The financial watchdog's lax supervision led to a massive leak of customer information from the nation's three major financial institutions that came to light early this year, the state auditor said Monday.
In January, an employee of the Korea Credit Bureau (KCB), a credit reference agency, was found to have stolen sensitive personal information, including resident registration numbers, bank account numbers and credit scores from Kookmin Card Co., Lotte Card Co. and Nonghyup Bank.
The three companies were ordered to suspend their business for three months from February over the leak of some 140 million customers' data, with the financial watchdog Financial Supervisory Service (FSS) taking steps to punish the heads of the affected firms.
Releasing the result of a two-month inspection into the case, the Board of Audit and Inspection of Korea said the FSS and its decision-making body Financial Services Commission (FSC) were found to have been remiss in supervising the institutions' customer data management.
The FSS was aware in 2012 that Nonghyup had illegally handed over an uncodified customer list to KCB when they placed an order with the credit reporting agency to develop a credit card security program.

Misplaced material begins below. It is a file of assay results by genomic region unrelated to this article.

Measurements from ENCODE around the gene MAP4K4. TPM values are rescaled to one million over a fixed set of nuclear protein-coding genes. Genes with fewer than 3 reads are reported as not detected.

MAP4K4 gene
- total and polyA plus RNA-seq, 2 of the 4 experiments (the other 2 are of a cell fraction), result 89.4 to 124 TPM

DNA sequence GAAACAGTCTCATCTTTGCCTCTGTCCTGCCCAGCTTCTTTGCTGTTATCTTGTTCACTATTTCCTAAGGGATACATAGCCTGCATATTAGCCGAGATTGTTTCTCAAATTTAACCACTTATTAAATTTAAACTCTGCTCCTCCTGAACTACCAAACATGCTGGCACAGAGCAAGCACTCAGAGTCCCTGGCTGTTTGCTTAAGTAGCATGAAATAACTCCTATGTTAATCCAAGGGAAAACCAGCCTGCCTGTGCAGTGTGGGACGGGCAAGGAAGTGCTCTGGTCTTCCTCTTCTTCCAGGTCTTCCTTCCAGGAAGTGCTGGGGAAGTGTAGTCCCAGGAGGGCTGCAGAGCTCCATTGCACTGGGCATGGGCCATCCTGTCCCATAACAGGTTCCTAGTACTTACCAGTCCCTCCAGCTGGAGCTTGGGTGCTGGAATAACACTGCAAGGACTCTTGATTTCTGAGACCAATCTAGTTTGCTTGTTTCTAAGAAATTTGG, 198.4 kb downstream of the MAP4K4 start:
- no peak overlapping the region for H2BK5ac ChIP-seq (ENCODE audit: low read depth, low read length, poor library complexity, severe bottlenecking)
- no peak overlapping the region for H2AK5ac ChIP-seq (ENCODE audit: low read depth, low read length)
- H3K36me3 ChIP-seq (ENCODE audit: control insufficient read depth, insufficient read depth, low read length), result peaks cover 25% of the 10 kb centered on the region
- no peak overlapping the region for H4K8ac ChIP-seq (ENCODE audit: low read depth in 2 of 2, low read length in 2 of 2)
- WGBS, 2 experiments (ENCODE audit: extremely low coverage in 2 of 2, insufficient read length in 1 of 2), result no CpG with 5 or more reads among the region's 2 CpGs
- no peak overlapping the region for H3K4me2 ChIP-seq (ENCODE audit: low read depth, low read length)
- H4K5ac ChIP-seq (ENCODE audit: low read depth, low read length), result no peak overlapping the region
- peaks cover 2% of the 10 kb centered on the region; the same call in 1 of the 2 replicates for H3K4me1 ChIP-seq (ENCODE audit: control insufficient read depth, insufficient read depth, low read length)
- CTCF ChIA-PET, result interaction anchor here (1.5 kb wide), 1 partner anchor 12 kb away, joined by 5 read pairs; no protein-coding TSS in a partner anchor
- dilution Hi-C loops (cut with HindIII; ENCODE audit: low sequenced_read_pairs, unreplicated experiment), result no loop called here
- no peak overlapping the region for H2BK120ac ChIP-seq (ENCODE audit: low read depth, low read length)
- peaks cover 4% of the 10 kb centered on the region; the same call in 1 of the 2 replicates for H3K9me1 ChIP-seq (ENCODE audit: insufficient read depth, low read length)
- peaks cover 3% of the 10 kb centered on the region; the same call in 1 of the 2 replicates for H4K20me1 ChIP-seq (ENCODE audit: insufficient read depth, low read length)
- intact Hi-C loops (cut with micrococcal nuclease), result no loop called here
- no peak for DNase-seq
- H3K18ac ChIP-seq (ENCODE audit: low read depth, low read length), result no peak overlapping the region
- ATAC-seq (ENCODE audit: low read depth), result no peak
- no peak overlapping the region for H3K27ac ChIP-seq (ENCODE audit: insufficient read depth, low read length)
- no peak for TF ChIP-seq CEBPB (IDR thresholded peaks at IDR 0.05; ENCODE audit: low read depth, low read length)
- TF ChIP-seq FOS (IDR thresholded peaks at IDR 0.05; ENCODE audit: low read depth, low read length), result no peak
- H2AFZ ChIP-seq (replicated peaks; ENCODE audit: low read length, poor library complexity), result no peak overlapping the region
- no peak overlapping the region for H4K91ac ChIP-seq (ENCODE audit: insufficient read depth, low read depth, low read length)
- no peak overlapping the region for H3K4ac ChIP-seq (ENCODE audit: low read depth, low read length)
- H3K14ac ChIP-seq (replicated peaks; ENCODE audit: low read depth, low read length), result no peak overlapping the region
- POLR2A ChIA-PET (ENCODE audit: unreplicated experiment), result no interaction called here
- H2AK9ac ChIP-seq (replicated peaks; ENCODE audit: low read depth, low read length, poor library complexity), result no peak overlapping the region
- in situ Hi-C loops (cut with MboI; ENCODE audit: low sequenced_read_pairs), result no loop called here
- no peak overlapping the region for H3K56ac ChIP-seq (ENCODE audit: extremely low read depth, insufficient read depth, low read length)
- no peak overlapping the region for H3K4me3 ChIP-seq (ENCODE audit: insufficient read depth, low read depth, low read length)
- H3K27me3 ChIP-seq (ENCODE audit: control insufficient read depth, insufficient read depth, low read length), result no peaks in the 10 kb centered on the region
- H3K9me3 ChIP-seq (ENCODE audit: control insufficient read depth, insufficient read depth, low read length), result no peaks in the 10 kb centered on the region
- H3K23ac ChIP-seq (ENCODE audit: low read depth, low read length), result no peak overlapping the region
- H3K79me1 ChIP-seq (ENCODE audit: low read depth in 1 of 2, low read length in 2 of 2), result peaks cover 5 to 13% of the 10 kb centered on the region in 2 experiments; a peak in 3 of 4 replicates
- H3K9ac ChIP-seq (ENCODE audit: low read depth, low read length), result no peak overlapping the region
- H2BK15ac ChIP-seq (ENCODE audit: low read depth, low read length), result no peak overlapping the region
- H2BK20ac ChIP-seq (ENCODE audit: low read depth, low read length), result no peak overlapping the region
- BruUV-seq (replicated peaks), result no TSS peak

But the financial regulator did not take proper preventive action, leading to the KCB employee illegally downloading the personal information of about 24.27 million customers in the latter half of 2012, according to the audit agency.
Similar failure of supervision also took place in FSS' inspection of Lotte Card, where the KCB employee also stole 19.67 million Lotte Card users' personal data in December last year, the agency noted.
The national audit agency demanded two FSS workers in charge of the lax inspection be punished.
The FSC, for its part, failed to detect financial firms' unauthorized transfer of customer data and condoned financial companies' excessive collection of detailed customer information, the national agency said. (Yonhap)